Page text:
UPD-CS faculty work to address PHL’s ‘most disaster-prone country’ status
The Philippines is one of the world’s most disaster-prone countries, according to a recent international study. But a handful of scientists from the University of the Philippines – Diliman College of Science (UPD-CS) hope to change that.
The 2022 World Risk Report warned that, out of 193 countries, the Philippines has the greatest risk, exposure, vulnerability, and susceptibility to disasters, further aggravated by a deep lack of coping and adaptive capacities.
However, timely to the release of the Report, the University of the Philippines recently conferred the UP Centennial Professorial Chair and Faculty Grant on 98 UPD-CS faculty members from the Institute of Environmental Science and Meteorology and the National Institute of Geological Sciences, as well as from the National Institute of Physics, Institute of Biology, Institute of Chemistry, Marine Science Institute, Institute of Mathematics, and National Institute of Molecular Biology and Biotechnology.
The conferment also came just days ahead of the UN-declared International Day for Disaster Risk Reduction last October 13.
“The Centennial Grant is a welcome acknowledgement of, and support for, the hard work that UP’s scientists and researchers put into their respective fields. It helps us to focus on the tasks at hand so that we can bring the science to where it is most needed,” said UPD-CS Dean Giovanni Tapang.
“There are a lot of research studies to understand the physical, social, and economic components of risk. Our main role as scientists is to communicate and disseminate information on hazards and their impacts, hoping these will guide efforts in disaster response,” added Centennial Grant awardee Dr. Noelynna Ramos, a professor of Geomorphology and Geohazards at the National Institute of Geological Sciences and the head researcher of the Geomorphology and Active Tectonics Research Laboratory.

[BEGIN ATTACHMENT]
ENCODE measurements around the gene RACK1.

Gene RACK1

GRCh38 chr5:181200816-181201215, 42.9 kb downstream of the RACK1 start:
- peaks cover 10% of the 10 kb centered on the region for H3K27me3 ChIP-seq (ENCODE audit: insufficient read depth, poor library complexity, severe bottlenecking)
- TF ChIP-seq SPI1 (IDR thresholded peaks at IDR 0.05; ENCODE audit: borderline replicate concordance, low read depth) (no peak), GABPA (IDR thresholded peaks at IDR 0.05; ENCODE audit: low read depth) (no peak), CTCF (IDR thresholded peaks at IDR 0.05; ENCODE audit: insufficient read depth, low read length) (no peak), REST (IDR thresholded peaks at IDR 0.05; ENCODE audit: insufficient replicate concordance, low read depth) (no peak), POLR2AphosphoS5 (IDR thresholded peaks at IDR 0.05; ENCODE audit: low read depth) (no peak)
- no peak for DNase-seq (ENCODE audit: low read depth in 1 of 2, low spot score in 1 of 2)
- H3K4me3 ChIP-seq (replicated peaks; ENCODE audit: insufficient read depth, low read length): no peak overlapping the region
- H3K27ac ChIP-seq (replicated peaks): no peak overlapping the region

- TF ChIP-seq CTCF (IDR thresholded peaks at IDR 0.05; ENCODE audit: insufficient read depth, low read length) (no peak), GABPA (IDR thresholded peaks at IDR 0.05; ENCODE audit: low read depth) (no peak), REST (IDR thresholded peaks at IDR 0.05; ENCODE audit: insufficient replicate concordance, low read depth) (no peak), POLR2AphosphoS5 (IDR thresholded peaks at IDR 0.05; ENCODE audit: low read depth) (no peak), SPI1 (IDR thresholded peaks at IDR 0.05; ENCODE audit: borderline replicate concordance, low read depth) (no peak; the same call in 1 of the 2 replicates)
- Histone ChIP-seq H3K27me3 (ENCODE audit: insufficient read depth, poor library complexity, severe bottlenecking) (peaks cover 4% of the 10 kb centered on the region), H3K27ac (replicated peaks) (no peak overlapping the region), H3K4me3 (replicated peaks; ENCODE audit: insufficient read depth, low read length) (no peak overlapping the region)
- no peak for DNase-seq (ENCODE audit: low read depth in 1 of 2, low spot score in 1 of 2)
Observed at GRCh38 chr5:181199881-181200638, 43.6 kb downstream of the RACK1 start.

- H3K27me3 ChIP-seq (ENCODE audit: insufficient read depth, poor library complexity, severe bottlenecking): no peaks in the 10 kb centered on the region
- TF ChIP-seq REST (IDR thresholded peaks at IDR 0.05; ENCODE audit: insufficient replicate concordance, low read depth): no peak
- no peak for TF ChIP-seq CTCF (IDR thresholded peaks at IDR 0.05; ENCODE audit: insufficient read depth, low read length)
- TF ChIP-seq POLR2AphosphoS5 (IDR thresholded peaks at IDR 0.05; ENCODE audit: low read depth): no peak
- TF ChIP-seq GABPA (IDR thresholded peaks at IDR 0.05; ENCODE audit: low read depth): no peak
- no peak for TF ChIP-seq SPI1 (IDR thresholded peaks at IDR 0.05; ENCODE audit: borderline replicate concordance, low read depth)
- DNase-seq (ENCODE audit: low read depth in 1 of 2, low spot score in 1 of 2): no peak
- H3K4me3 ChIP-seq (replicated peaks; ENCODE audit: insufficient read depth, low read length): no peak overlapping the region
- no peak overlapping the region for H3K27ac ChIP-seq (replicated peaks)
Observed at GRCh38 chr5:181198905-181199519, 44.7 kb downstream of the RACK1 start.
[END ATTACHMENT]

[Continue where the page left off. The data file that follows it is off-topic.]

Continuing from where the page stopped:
“Much of the research we undertake is very meticulous and painstaking. For outside observers, they may not seem immediately important or even necessary. But patient persistence pays off, because we are eventually able to find underlying patterns that enable us to come up with practical, real-world solutions,” explained Centennial Grantee and atmospheric physics expert Dr. Gerry Bagtasa. “There is much that can and should be done in terms of disaster response in the country, and I’m thankful that UP and the College of Science understand this and enable us to help address these.”
The Centennial Grants are awarded annually to UP faculty members in recognition of their outstanding performance in the areas of teaching; research or creative work; and public service. In their various capacities, the Grantees’ research is helping improve our understanding of the natural world and, more specifically, the nature of natural disasters and how best to respond to them.
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